My heart is in the work
“My heart is in the work,” said Andrew Carnegie, the founding father of Carnegie Mellon University in 1900. Indeed, as a budding behavioral science researcher, this statement strongly defines my passion and drive to bring about a change for the good in everything I do. In life, I observed how a nation evolves and the regulation of business works. My country’s failure to safeguard good governance reaffirmed my motivation to continue working as a professional educator who can serve and establish more decisive institutional action between the government and its financial organisations, as well as nurture youth minds to become more potent instruments of governance.
Who am I?
In a nutshell, I’m a South Asian- educated from the now ‘outdated’ knowledge. A work in progress learner, I’m the black sheep of my family. Coming from a dynasty of service laborers, my choice to pursue a teaching career from the age of 22 has always been questioned. « Who’s gonna give you teaching work, Divya? No student will take you seriously. There are too many teachers in this world already », my father would always repeat.
My grandfather has certainly achieved great things and has done a lot for the country. He was a frontline army man during the Kargil war defending India fearlessly. Till his last breath, he continued to be involved in public service - training and guiding the future soldiers. I look up to his courage and his outstanding career path but I don’t want to pursue the same journey. I think there are other ways in which I can contribute to the development of my country and I have figured out how.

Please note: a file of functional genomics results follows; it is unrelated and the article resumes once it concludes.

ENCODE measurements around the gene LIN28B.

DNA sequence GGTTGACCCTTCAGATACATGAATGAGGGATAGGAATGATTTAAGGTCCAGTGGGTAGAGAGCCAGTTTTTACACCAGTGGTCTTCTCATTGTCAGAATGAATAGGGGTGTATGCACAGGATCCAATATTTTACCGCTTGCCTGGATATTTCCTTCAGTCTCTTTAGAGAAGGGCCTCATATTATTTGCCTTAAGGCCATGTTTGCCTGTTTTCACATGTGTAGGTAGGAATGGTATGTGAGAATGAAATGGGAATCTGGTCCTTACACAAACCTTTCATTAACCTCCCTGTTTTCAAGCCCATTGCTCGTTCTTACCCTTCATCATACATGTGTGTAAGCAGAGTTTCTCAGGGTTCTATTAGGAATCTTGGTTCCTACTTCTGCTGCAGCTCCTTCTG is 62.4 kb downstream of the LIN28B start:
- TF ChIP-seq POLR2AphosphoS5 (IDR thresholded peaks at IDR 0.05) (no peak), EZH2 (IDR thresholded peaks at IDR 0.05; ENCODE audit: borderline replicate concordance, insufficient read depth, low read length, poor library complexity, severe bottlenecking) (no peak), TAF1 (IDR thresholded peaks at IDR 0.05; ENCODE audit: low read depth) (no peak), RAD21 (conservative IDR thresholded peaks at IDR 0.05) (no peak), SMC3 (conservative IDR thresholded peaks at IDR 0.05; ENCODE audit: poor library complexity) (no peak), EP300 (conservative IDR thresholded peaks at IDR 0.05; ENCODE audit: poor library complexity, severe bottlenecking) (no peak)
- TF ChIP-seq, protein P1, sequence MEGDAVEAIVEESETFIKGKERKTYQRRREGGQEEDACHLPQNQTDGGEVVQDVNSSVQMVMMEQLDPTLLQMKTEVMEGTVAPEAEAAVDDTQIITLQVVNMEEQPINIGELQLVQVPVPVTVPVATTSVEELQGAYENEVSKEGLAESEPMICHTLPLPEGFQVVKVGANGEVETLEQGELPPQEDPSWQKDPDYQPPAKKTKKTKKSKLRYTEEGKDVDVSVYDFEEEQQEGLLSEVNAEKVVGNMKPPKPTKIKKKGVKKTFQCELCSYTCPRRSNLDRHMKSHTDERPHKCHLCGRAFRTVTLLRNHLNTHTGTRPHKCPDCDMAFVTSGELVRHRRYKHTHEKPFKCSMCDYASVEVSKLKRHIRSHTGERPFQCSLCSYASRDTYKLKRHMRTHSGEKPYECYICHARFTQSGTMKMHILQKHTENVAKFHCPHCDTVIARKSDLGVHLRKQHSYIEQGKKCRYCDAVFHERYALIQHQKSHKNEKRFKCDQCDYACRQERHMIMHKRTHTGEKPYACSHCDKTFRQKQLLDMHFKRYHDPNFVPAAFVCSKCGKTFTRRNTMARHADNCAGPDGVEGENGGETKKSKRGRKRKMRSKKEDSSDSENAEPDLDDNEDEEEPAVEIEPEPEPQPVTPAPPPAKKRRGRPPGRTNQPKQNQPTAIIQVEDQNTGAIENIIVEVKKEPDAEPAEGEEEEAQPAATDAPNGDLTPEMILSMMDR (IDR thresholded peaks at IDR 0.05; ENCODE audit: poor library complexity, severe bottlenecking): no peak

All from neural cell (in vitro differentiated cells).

In college, I had my first exposure to research and what it meant to be a researcher. It was mind-blowing to learn how an academic thesis on my curiosity to understand- Why Do People Stay Poor? made a significant change in my outlook to life. The fact that using behavioral nudges, I was able to generate an appetite for savings and investment habits among 3 poverty-stricken families to go against Oscar Lewis’s theory of ‘Culture of poverty’ — made me go from a frivolous teen to a responsible adult. I demand to not give up on the ignored ones. Awareness is both a boon and a bane. Recognizing this, I spent a lot of time in the lab, trying to make progress on my research projects. As I spent more and more time in the lab, I decided that I wanted to make a career out of it.
My friend asked me ‘Why don’t you want to become an investment banker? You’re a straight- A Gold medal in our batch’
I said it’s simple, you're a hamster running on a wheel and generating electricity. They pay you 100k dollars a year, sure. But what happens when you do well? Oh, you run 12 miles an hour, try 15. Try 20. Try 25. Try 40. One day you either die or retire. Your life is limited to that wheel and it comes with an expiration date. Like meat.